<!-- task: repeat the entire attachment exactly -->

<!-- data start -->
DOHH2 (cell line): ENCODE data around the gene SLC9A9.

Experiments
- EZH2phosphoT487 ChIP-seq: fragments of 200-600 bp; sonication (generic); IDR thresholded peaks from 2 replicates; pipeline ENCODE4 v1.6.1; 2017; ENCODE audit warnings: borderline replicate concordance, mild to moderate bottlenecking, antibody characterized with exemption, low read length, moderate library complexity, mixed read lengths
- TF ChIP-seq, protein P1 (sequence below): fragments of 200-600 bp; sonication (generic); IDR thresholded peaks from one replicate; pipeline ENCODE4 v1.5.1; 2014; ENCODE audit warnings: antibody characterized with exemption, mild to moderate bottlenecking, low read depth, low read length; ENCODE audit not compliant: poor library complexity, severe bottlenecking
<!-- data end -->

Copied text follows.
DOHH2 (cell line): ENCODE data around the gene SLC9A9.

Experiments
- EZH2phosphoT487 ChIP-seq: fragments of 200-600 bp; sonication (generic); IDR thresholded peaks from 2 replicates; pipeline ENCODE4 v1.6.1; 2017; ENCODE audit warnings: borderline replicate concordance, mild to moderate bottlenecking, antibody characterized with exemption, low read length, moderate library complexity, mixed read lengths
- TF ChIP-seq, protein P1 (sequence below): fragments of 200-600 bp; sonication (generic); IDR thresholded peaks from one replicate; pipeline ENCODE4 v1.5.1; 2014; ENCODE audit warnings: antibody characterized with exemption, mild to moderate bottlenecking, low read depth, low read length; ENCODE audit not compliant: poor library complexity, severe bottlenecking